Space exploration is littered with all kinds of hazards. In addition to the danger of dying from decompression, mechanical failures, micro-meteoroids or just crashing into a big ball of rock, there are also the lesser-known problems created by low-gravity, time dilation, and prolonged isolation. Given all that, wouldn’t it just be easier to send probes out to do the legwork, and use virtual technology to experience it back home?
That’s the idea being presented by Dr. Jeff Norris, one of the scientists who works for NASA’s Jet Propulsion Laboratory in Pasadena, California. In a recent presentation that took place at Pax Prime last year – entitled “NASA’s Got Game” – he spoke of the agency’s plans for telexploration – the process of exploring the universe using robotic avatars and holodecks, rather than sending manned flights into deep space.
In the course of making this presentation, Norris noted several key advantages to this kind of exploration. In addition to being safer and cheaper, its also more readily available. Whereas deep space exploration involving space ships with FTL engines – the Alcubierre Drive they are currently working on – will eventually be available, robot space probes and advanced telecommunications technology are available right now.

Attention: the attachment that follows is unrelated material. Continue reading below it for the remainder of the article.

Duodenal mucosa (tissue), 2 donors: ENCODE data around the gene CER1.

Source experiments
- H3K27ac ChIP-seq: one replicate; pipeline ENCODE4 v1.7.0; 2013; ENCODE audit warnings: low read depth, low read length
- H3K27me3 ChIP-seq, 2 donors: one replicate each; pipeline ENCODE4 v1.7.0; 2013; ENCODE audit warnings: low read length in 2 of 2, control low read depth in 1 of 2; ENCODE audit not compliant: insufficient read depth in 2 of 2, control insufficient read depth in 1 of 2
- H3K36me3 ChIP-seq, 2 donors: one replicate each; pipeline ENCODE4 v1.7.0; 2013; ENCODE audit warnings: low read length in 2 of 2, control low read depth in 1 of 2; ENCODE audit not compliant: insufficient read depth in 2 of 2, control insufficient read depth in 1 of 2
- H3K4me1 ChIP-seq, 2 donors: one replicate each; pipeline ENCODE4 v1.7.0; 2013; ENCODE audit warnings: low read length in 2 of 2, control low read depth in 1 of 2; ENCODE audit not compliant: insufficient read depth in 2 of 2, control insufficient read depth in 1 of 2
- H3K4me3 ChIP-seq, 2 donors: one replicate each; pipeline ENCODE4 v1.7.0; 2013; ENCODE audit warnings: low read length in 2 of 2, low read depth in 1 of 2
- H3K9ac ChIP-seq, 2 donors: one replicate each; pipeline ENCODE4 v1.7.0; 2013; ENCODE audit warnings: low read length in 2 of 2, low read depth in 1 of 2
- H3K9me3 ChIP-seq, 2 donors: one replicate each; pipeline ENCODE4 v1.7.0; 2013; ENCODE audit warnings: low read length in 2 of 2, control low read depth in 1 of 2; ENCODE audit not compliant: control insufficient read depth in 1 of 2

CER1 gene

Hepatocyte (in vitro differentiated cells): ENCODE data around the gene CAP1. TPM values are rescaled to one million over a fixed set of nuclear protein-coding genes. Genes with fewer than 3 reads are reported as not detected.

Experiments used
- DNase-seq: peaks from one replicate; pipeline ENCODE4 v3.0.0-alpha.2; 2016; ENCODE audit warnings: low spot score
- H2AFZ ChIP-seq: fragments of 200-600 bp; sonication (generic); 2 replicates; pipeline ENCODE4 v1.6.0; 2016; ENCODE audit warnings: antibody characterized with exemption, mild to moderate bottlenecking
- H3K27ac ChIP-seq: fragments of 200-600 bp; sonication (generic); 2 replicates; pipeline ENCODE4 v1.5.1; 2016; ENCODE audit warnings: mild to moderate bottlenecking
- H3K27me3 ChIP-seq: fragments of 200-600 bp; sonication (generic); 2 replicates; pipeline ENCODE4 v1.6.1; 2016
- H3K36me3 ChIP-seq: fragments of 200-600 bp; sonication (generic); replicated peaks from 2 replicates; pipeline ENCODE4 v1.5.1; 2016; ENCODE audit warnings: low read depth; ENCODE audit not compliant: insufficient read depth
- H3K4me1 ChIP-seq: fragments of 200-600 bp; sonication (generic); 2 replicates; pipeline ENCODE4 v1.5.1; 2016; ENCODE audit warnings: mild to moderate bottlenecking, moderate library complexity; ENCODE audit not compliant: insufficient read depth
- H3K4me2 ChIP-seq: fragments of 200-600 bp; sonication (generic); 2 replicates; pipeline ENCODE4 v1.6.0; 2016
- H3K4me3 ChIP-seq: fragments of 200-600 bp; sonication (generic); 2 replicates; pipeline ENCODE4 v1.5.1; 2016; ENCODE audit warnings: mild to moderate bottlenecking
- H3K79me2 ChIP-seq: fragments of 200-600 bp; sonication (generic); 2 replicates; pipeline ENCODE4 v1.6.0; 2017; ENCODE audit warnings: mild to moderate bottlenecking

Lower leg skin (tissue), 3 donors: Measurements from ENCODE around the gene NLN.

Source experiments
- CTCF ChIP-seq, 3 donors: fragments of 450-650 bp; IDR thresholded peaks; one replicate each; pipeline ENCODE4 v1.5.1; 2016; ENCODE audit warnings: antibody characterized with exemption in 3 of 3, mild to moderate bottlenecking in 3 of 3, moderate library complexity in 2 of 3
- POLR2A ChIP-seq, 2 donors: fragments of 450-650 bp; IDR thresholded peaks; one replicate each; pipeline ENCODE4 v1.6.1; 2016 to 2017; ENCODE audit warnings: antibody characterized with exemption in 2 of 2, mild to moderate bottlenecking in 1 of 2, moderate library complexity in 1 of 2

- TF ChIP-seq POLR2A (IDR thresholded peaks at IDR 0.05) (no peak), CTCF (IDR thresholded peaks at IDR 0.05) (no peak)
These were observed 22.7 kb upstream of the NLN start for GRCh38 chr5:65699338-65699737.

At the same time, telexploration is also more democratic. Whereas conventional space travel involves a select few of highly-trained, eminently qualified people witnessing the wonders of the universe, robotic avatars and holographic representations bring the experience home, where millions of people can experience the awe and wonder for themselves. And when you think about it, it’s something we’re already doing, thanks to the current generation of space probes, satellites and – of course! – the Curiosity Rover.
Basically, rather than waiting for the warp drive, Norris believes another Star Trek technology – the holodeck – will be the more immediate future of space exploration, one that we won’t have to wait for. Yes, there are more than a few Star Trek motifs going on in this presentation, and a little Avatar too, but that’s to be expected. And as we all know, life can imitate art, and the truth is always stranger than fiction!
Check out the video of the presentation below: